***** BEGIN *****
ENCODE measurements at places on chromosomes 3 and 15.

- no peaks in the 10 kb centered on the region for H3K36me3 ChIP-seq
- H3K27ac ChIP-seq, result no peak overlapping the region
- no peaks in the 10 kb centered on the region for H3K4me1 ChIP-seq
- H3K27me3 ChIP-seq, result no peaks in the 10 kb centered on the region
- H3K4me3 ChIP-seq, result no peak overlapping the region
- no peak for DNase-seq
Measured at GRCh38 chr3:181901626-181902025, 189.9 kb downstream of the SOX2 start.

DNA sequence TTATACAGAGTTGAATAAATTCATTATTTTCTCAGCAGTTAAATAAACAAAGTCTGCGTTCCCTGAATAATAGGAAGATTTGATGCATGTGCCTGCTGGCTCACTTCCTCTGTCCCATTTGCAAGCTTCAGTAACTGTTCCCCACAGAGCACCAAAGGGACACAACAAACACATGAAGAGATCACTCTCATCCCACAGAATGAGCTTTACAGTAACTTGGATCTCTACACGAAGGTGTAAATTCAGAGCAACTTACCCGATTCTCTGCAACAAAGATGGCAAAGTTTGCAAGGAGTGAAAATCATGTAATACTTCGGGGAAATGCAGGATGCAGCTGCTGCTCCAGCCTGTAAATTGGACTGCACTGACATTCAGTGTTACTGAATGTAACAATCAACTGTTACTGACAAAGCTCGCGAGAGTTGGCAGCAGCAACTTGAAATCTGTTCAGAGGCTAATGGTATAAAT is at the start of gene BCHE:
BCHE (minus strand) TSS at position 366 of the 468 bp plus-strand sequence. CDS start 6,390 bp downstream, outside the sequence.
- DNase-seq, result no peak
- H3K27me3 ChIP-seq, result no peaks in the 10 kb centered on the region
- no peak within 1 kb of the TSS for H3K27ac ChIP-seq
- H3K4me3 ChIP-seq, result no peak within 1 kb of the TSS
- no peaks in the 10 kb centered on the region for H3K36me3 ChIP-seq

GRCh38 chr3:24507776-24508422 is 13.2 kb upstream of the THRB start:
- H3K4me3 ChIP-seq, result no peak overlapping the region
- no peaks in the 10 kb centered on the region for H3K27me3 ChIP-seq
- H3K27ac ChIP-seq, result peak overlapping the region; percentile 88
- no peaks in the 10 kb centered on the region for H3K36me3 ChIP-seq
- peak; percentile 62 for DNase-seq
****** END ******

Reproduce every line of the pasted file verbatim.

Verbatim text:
ENCODE measurements at places on chromosomes 3 and 15.

- no peaks in the 10 kb centered on the region for H3K36me3 ChIP-seq
- H3K27ac ChIP-seq, result no peak overlapping the region
- no peaks in the 10 kb centered on the region for H3K4me1 ChIP-seq
- H3K27me3 ChIP-seq, result no peaks in the 10 kb centered on the region
- H3K4me3 ChIP-seq, result no peak overlapping the region
- no peak for DNase-seq
Measured at GRCh38 chr3:181901626-181902025, 189.9 kb downstream of the SOX2 start.

DNA sequence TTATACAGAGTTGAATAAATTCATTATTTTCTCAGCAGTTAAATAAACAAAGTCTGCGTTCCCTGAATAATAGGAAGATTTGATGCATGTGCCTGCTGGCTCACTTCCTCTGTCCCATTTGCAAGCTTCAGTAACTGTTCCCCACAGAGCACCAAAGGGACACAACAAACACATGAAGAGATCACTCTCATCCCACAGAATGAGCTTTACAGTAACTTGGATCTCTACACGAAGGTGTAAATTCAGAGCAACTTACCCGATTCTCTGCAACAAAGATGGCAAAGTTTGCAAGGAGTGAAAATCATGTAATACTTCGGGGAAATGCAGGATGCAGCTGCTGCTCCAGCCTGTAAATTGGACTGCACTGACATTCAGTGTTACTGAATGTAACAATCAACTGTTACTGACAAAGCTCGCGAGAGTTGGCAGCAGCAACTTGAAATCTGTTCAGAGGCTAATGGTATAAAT is at the start of gene BCHE:
BCHE (minus strand) TSS at position 366 of the 468 bp plus-strand sequence. CDS start 6,390 bp downstream, outside the sequence.
- DNase-seq, result no peak
- H3K27me3 ChIP-seq, result no peaks in the 10 kb centered on the region
- no peak within 1 kb of the TSS for H3K27ac ChIP-seq
- H3K4me3 ChIP-seq, result no peak within 1 kb of the TSS
- no peaks in the 10 kb centered on the region for H3K36me3 ChIP-seq

GRCh38 chr3:24507776-24508422 is 13.2 kb upstream of the THRB start:
- H3K4me3 ChIP-seq, result no peak overlapping the region
- no peaks in the 10 kb centered on the region for H3K27me3 ChIP-seq
- H3K27ac ChIP-seq, result peak overlapping the region; percentile 88
- no peaks in the 10 kb centered on the region for H3K36me3 ChIP-seq
- peak; percentile 62 for DNase-seq